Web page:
The whole supply chain was put in the spotlight and served as a wakeup call to review current processes. Companies that were already using smart contracts to purchase food or had streamlined production, optimized warehouses or oversaw fleet operations with the latest technology were able to adapt more quickly than those who had not.

2. Increase in online grocery shopping

Another new trend observed by all industries, including the food industry, is an increase in online shopping. The 2020 Food & Health Survey also showed that 43% of participants were concerned about in-person grocery shopping. The fear of being infected and long wait lines to purchase food encouraged consumers to stay home and use e-commerce for food and beverage supplies. According to the same survey, daily online grocery sales increased by 110% between March and April. 

This increase in online grocery shopping due to COVID-19, combined with grocery shopping apps becoming more and more popular, only made the online consumer shopper segment larger and more fragmented. 

This new online shopper is breaking down long-established corporate expectations on consumer behavior, and some companies will have to turn to machine learning to understand new online patterns to forecast demand. For example, e-commerce can result in fewer impulse buys, and products that were popular in stores may not be available online. At the same time, the increase in online shopping puts more pressure on food retailers who will have to find new delivery methods that are sustainable in the long term and environmentally friendly.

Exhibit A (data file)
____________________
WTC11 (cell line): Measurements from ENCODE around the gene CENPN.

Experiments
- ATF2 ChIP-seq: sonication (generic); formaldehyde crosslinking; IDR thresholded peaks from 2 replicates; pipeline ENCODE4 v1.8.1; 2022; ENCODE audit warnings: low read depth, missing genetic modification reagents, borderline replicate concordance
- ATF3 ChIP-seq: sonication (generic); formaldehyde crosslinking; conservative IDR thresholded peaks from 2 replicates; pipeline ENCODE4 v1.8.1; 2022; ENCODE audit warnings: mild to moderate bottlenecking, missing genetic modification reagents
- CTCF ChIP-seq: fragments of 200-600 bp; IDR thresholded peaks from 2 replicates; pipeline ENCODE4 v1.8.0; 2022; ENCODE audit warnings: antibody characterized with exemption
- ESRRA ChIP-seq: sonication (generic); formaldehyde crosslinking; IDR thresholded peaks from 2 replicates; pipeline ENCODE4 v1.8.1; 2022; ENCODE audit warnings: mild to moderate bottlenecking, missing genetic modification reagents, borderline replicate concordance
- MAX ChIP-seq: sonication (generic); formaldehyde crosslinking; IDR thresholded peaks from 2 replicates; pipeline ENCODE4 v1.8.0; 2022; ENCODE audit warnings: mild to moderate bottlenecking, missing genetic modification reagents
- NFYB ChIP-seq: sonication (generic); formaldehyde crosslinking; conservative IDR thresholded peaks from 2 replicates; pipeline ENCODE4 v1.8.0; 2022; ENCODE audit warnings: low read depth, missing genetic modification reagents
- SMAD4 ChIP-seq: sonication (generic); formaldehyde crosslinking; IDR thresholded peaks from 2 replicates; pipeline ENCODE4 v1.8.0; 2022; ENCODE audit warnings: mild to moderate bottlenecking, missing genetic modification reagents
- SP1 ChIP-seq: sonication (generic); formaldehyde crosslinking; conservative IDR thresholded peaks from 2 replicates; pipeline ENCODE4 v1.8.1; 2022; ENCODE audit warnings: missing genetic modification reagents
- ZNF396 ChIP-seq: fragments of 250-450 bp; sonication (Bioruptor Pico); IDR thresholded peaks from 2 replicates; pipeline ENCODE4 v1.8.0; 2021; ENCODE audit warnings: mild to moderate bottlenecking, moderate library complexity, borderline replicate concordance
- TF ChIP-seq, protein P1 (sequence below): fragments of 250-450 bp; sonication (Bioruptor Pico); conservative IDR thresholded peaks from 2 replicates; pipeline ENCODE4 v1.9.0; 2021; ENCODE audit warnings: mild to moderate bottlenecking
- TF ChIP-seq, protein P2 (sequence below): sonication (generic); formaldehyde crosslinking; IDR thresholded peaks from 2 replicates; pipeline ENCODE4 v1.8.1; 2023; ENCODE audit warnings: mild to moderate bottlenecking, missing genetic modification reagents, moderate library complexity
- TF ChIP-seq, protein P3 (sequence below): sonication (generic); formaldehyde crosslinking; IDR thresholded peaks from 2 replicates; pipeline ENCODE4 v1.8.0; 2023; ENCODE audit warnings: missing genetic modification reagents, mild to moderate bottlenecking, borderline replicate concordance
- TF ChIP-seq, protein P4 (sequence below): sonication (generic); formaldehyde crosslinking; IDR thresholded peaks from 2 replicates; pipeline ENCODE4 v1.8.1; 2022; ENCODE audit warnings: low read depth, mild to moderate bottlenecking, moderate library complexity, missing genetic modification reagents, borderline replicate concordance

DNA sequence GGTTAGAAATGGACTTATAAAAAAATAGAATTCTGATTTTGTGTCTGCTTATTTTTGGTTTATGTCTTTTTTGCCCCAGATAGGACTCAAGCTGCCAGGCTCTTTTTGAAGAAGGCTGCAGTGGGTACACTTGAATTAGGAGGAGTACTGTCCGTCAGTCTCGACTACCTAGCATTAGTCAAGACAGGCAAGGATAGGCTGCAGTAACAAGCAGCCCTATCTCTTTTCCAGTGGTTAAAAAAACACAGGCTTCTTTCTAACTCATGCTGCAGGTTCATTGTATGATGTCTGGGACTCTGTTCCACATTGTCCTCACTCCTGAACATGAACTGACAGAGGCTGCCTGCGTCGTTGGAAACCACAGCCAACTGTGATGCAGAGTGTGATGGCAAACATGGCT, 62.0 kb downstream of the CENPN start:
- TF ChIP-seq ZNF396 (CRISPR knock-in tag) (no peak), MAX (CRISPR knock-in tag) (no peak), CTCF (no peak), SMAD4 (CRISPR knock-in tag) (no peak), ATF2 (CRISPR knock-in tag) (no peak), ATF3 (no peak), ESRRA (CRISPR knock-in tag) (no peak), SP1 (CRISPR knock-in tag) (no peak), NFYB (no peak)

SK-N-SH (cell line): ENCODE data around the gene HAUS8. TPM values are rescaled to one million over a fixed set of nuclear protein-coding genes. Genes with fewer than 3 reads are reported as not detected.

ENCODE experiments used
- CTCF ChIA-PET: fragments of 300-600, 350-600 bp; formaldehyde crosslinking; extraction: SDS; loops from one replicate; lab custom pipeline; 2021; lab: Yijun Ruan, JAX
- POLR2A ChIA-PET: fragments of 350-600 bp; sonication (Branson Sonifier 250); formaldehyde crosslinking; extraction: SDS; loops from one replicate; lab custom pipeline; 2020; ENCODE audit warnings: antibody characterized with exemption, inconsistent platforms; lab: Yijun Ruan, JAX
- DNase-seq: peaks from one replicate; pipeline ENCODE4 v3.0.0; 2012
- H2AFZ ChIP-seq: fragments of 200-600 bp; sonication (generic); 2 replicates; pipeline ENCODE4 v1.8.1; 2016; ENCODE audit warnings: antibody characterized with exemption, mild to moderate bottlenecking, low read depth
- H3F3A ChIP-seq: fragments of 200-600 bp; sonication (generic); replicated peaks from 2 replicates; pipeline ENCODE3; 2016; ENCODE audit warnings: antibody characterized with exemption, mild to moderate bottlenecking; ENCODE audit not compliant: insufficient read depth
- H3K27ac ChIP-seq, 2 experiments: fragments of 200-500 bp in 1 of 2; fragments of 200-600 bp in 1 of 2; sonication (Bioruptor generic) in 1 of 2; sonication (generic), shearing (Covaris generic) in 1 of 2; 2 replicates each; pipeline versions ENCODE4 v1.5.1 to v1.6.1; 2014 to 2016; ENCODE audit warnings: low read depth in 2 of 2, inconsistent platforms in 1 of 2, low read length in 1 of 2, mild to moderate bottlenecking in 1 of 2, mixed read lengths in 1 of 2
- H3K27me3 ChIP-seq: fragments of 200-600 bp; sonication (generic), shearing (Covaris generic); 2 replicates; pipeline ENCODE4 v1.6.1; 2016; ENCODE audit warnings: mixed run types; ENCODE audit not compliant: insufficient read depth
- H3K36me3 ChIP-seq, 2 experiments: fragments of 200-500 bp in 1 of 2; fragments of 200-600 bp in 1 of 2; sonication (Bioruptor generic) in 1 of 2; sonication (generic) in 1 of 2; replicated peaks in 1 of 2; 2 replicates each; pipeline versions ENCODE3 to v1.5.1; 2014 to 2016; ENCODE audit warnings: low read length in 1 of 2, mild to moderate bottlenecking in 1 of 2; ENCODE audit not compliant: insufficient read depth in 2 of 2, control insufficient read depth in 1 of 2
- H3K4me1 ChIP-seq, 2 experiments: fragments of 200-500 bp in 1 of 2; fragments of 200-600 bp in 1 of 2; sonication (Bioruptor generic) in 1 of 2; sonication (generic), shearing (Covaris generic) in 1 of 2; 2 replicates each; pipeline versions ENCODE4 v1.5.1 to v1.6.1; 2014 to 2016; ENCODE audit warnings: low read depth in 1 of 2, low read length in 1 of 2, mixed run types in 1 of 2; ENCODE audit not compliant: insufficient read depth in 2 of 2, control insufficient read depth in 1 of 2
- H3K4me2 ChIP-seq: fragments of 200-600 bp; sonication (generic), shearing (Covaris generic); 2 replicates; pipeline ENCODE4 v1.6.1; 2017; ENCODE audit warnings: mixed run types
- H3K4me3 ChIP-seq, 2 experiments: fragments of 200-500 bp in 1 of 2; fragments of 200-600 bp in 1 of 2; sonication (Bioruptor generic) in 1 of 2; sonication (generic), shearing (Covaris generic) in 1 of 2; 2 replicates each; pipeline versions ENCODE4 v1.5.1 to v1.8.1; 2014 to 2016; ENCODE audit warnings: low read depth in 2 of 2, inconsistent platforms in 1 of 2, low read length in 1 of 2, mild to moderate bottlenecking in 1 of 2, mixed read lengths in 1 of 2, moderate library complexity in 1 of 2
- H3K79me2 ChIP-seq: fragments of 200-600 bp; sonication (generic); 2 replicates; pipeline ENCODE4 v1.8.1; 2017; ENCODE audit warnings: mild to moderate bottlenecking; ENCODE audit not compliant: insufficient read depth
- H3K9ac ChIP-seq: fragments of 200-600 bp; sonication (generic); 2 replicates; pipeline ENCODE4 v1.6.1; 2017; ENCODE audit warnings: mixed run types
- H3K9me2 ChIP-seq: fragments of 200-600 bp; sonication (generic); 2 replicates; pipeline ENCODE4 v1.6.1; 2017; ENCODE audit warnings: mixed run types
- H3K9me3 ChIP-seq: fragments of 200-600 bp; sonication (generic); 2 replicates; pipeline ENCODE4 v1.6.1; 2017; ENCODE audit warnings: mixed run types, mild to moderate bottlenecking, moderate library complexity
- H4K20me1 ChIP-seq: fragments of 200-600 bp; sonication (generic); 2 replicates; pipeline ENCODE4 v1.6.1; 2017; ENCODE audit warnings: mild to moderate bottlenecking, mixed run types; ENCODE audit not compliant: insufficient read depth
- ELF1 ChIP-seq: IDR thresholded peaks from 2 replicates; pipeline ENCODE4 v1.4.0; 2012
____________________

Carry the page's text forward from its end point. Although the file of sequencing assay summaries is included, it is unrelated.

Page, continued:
3. Savvy consumers

COVID-19 has also contributed to a trend away from price-driven shipping to health-focused grocery shopping. The new sophisticated consumer expects to be better informed about the products they are buying and is looking for transparency from the food industry.